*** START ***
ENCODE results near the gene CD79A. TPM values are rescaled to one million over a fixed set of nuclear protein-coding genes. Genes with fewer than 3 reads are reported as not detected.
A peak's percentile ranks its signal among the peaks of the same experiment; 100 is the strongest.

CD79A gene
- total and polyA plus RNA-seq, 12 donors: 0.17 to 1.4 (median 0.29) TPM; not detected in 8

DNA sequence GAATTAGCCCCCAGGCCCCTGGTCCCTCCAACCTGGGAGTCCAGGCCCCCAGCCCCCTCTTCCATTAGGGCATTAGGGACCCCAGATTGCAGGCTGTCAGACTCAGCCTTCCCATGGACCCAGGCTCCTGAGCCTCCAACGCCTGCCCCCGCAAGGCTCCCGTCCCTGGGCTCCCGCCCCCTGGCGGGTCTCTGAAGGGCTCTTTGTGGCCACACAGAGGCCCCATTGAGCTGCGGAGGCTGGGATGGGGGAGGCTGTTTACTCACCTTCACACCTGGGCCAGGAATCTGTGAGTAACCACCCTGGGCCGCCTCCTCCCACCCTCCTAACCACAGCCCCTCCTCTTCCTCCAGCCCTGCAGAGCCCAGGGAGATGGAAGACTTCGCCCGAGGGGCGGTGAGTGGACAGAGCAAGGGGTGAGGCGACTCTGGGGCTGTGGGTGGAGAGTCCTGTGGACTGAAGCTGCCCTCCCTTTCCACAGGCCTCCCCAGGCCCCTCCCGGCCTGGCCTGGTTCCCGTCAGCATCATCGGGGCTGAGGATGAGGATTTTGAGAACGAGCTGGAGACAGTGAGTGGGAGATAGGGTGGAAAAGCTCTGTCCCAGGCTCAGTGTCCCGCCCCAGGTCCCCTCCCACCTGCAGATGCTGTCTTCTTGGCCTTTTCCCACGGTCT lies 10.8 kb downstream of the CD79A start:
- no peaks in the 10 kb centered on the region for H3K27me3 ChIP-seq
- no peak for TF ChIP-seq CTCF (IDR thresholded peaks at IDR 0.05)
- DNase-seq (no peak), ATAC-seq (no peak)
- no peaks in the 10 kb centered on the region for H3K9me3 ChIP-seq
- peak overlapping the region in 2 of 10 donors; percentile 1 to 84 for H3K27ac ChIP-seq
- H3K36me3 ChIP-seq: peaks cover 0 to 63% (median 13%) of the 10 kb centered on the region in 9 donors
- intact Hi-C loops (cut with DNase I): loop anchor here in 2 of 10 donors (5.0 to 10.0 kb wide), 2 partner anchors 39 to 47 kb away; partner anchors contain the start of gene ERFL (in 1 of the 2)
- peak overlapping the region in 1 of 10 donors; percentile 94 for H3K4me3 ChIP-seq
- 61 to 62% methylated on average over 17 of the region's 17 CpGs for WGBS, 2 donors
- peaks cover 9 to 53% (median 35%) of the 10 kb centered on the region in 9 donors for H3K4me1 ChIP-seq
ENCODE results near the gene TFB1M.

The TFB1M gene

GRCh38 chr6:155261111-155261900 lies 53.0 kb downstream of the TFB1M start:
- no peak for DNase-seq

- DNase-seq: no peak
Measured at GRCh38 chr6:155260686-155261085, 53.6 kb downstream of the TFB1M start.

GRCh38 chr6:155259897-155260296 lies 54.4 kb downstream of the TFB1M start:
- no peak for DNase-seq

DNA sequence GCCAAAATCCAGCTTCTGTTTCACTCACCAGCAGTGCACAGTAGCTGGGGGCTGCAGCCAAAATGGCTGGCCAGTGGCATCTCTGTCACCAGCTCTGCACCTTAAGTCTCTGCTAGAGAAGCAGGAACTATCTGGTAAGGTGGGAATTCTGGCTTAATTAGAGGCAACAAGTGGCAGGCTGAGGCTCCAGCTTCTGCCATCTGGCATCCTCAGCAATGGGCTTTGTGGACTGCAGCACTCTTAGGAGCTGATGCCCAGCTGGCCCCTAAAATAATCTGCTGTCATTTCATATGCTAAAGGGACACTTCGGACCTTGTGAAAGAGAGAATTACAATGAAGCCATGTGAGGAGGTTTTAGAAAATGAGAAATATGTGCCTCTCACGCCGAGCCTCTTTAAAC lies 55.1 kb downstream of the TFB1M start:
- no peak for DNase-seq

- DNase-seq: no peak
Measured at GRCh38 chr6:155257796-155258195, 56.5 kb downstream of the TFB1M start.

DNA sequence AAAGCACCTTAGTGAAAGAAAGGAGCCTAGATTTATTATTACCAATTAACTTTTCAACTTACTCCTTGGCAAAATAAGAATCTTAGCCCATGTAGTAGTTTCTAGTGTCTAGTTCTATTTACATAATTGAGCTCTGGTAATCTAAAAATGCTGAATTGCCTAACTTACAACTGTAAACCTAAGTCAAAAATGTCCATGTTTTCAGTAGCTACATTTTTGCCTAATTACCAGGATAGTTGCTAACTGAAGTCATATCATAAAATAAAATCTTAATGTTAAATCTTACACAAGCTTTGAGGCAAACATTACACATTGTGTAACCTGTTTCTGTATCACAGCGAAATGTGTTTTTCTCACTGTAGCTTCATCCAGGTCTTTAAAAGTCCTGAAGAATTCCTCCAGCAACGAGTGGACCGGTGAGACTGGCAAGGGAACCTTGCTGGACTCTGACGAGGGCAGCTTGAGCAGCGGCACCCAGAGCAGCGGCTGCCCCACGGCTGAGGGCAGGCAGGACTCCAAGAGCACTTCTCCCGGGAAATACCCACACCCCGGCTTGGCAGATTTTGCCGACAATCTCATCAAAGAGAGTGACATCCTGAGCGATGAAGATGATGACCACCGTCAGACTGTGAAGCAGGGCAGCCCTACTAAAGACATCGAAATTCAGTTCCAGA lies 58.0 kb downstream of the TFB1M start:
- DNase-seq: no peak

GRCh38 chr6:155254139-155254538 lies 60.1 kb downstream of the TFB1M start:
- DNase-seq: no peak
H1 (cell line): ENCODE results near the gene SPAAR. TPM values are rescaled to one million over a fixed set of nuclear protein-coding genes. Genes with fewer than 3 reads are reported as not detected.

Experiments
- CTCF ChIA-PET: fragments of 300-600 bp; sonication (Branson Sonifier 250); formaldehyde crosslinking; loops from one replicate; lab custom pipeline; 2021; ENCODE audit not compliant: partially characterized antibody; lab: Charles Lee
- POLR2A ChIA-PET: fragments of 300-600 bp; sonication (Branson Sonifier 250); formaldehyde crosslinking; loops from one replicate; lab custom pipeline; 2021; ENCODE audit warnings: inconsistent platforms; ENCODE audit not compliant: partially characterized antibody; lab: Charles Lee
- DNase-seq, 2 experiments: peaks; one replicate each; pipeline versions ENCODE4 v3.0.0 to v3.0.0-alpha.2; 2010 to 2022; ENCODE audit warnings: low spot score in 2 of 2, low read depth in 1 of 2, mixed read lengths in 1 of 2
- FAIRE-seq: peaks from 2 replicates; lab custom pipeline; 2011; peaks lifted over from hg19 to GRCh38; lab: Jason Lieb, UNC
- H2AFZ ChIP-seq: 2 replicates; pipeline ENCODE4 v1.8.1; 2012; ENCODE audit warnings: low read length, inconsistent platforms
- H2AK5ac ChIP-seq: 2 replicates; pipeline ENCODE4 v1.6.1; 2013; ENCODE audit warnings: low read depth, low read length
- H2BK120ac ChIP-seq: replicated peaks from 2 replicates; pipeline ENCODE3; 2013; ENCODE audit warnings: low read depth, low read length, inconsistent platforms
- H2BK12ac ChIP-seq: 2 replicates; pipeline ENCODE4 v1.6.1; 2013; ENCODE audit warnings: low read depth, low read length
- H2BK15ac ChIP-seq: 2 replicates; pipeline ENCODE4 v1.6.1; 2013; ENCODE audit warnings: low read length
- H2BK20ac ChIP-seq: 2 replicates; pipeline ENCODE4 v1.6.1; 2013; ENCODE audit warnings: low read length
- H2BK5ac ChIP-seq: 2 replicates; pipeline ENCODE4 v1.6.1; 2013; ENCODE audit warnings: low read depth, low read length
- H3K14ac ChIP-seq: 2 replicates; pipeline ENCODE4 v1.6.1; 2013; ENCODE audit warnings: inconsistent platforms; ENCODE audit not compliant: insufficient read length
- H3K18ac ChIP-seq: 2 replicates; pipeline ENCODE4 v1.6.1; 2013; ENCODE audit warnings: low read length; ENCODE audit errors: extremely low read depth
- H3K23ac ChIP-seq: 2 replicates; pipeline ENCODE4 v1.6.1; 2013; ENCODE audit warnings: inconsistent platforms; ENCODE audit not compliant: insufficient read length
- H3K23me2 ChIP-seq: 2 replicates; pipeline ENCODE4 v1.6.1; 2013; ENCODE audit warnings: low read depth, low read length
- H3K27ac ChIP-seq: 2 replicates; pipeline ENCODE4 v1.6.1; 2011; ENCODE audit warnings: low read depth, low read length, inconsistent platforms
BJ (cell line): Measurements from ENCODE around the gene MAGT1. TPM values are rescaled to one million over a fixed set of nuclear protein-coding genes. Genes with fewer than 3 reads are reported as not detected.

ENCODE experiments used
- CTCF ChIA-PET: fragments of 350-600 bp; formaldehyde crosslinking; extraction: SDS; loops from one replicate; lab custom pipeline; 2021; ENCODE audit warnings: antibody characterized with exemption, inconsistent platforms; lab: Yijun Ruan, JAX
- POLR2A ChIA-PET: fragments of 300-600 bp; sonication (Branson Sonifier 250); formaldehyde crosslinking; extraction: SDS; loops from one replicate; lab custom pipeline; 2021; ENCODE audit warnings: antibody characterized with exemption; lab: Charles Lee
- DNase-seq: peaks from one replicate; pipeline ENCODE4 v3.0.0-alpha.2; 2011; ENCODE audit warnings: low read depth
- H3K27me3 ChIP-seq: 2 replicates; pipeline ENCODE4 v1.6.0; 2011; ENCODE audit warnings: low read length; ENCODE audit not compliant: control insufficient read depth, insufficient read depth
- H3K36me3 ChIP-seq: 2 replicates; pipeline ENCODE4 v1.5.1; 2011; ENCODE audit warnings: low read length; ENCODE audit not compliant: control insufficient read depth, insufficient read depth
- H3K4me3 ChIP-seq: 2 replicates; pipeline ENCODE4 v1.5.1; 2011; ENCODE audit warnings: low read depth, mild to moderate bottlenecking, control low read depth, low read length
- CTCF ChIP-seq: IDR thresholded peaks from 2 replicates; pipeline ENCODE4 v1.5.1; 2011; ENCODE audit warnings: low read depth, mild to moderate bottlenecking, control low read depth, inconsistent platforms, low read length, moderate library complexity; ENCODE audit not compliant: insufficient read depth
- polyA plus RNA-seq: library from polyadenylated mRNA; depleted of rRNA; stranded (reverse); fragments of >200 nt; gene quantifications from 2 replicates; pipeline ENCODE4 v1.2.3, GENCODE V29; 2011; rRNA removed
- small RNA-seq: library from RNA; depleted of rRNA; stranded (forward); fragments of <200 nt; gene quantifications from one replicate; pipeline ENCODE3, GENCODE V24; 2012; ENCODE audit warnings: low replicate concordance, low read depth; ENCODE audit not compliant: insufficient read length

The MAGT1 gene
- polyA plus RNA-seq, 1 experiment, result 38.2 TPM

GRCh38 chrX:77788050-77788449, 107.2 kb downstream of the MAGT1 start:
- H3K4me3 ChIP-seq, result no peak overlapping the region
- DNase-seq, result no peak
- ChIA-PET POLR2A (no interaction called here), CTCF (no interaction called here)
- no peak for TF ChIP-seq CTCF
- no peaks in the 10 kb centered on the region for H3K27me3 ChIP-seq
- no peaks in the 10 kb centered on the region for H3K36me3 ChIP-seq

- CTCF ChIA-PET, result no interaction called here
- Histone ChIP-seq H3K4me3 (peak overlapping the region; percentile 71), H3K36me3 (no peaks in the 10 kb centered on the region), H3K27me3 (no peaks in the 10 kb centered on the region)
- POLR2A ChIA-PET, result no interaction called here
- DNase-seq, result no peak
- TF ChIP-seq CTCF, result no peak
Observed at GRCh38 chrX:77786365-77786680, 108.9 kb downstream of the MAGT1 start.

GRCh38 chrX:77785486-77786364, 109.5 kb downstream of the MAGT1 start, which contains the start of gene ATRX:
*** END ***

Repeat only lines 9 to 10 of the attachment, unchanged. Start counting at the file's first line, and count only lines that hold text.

- no peaks in the 10 kb centered on the region for H3K9me3 ChIP-seq
- peak overlapping the region in 2 of 10 donors; percentile 1 to 84 for H3K27ac ChIP-seq